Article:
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Some 700,000 local government financing vehicles are used by provincial and lower level governments to evade restrictions on borrowing. Photo: AFP

China upgrading local government financial monitoring system to rein in ‘hidden debt’

  • China is strengthening a national monitoring system that keeps tabs on some 700,000 local government financing vehicles
  • Beijing has launched a number of programmes to rein in excess local debt and risky bank lending in recent years

China is upgrading a system used to monitor the income and expenditure of hundreds of thousands of financial entities used by local governments to borrow money in a bid to rein in debt.

Some 700,000 local government financing vehicles, which are used by provincial and lower level governments to evade restrictions on borrowing, are operating in China and are thought to be a major source of “hidden debt” in the world’s second largest economy.

The Ministry of Finance has invited potential bidders to upgrade the nationwide system with the aim of “logging every change of debt at any financing vehicle” and offering the ministry a platform to conduct regular monitoring and risk assessment.

The monitoring system, which was introduced in September 2018, already keeps track of a dizzying array of information, including the debts owed by each vehicle, the type of debt, maturity, as well as information on repayment, asset quality and valuation changes. But the upgrade will strengthen oversight at a time where there are signs of growing financial stress across the country.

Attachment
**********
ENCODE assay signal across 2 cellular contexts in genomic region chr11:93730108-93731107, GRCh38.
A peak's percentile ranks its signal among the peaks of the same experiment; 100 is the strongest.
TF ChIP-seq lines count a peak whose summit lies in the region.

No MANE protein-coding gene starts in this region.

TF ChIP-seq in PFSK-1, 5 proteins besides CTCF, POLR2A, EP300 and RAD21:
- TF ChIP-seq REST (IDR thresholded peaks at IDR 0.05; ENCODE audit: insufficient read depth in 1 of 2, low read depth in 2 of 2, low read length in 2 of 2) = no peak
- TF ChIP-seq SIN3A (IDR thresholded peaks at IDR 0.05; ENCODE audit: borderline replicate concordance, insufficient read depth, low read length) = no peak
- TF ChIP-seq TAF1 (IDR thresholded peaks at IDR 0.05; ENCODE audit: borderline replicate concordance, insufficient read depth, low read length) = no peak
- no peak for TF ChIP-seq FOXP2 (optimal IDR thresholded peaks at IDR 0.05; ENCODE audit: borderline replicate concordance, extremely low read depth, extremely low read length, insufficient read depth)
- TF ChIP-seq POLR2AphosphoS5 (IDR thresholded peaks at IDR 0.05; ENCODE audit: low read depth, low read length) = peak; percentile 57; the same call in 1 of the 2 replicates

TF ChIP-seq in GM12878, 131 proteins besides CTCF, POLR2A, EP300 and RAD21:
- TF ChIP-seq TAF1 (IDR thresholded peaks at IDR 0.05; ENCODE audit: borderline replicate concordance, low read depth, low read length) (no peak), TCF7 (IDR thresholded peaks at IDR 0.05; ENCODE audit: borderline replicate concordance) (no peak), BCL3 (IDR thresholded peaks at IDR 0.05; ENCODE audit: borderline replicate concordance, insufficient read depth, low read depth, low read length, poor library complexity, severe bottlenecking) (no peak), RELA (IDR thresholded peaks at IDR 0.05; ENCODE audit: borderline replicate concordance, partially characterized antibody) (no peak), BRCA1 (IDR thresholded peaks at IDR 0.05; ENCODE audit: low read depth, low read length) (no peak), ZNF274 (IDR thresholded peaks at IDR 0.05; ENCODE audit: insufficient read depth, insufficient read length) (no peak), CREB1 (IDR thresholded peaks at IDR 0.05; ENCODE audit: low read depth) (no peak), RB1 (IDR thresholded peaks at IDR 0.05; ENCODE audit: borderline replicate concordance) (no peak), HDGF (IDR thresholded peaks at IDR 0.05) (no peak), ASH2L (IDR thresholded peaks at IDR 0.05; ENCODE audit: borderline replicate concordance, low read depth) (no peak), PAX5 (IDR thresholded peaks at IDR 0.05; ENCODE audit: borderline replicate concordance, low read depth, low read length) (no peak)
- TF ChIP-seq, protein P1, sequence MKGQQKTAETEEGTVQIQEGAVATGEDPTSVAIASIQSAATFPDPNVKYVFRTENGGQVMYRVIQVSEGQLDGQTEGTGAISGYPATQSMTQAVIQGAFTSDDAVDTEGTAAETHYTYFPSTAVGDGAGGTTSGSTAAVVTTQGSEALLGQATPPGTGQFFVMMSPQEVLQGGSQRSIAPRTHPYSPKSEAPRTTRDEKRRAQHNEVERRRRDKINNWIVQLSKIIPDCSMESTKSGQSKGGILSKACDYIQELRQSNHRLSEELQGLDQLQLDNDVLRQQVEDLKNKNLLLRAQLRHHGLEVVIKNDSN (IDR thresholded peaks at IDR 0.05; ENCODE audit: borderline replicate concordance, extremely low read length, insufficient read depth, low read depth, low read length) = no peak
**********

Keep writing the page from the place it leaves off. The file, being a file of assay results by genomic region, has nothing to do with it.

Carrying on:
The procurement announcement offers a rare glimpse into the possible scale of China’s excess debt and Beijing’s approach to managing its potential risk.

Government figures on the total size of local government debt have been rarely released since 2013, but it is becoming a major concern in Beijing, which has launched programmes to rein in excess borrowing and risky bank lending over the past two years.

In 2013, more than 50,000 auditors from the National Audit Office were dispatched to check debts in 31 provincial areas, 291 municipal zones, 2,778 counties and 33,901 towns. After completing the survey, they concluded that local governments had an outstanding debts of 10.9 trillion yuan (US$1.5 trillion) at the end of June 2013.

Finance officials later implemented campaigns to drive down unmanageable debt loads, including a 2015 programme to swap high-interest rate debts to bonds with lower rates.

China’s official local government debt, measured in local government bonds, stood at 21 trillion yuan (US$2.97 trillion) at the end of September this year, finance ministry data showed.

But some independent estimates have put the hidden debt at much higher levels. The rating agency S&P calculated last year that hidden debt incurred by local governments may have been as high as 40 trillion yuan (US$5.6 trillion) at the end of 2017.

The 18.78 million yuan (US$2.6 million) upgrade will support greater information sharing between the Ministry of Finance and other financial institutions, including locally issued corporate debt and borrowing by trusts and financing vehicles.

Relevant financial regulators will be alerted to any “sizeable debt” two months before it is set to mature, followed by reports on the debt payment status.

Local governments will also be required to make monthly updates on their outstanding debt and any changes to assets they hold. Late reporting or falsification of data will be recorded in the system and serious offenders will be classified as “untrustworthy” in China’s nationwide credit information monitoring system Credit China.

Debt is big issue dragging on China’s economic growth. The debt ratio to gross domestic product was 304 per cent at the end of March this year, up from 297 per cent a year earlier, according to estimates from the Institute of International Finance.